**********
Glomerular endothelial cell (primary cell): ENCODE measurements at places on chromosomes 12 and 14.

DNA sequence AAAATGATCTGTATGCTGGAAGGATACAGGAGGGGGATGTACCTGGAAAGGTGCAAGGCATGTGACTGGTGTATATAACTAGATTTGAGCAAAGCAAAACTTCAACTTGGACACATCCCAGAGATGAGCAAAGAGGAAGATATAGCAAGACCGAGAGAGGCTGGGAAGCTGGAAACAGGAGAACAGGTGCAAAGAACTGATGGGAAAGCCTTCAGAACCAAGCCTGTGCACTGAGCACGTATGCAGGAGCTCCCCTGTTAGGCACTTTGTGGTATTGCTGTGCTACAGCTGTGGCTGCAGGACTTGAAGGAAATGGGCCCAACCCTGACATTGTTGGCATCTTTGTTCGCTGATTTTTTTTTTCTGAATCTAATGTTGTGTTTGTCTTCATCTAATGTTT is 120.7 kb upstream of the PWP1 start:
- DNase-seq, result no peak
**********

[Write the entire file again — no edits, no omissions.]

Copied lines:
Glomerular endothelial cell (primary cell): ENCODE measurements at places on chromosomes 12 and 14.

DNA sequence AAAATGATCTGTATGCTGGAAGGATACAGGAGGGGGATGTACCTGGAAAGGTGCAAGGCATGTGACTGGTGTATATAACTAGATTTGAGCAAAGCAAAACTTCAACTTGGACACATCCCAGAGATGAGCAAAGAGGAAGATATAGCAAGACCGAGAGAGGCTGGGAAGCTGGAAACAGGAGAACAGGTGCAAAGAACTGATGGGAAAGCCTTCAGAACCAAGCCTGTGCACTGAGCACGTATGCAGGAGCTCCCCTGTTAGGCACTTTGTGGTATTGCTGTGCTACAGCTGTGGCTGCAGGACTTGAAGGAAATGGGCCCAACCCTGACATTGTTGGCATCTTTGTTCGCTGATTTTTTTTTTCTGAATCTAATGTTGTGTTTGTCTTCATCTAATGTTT is 120.7 kb upstream of the PWP1 start:
- DNase-seq, result no peak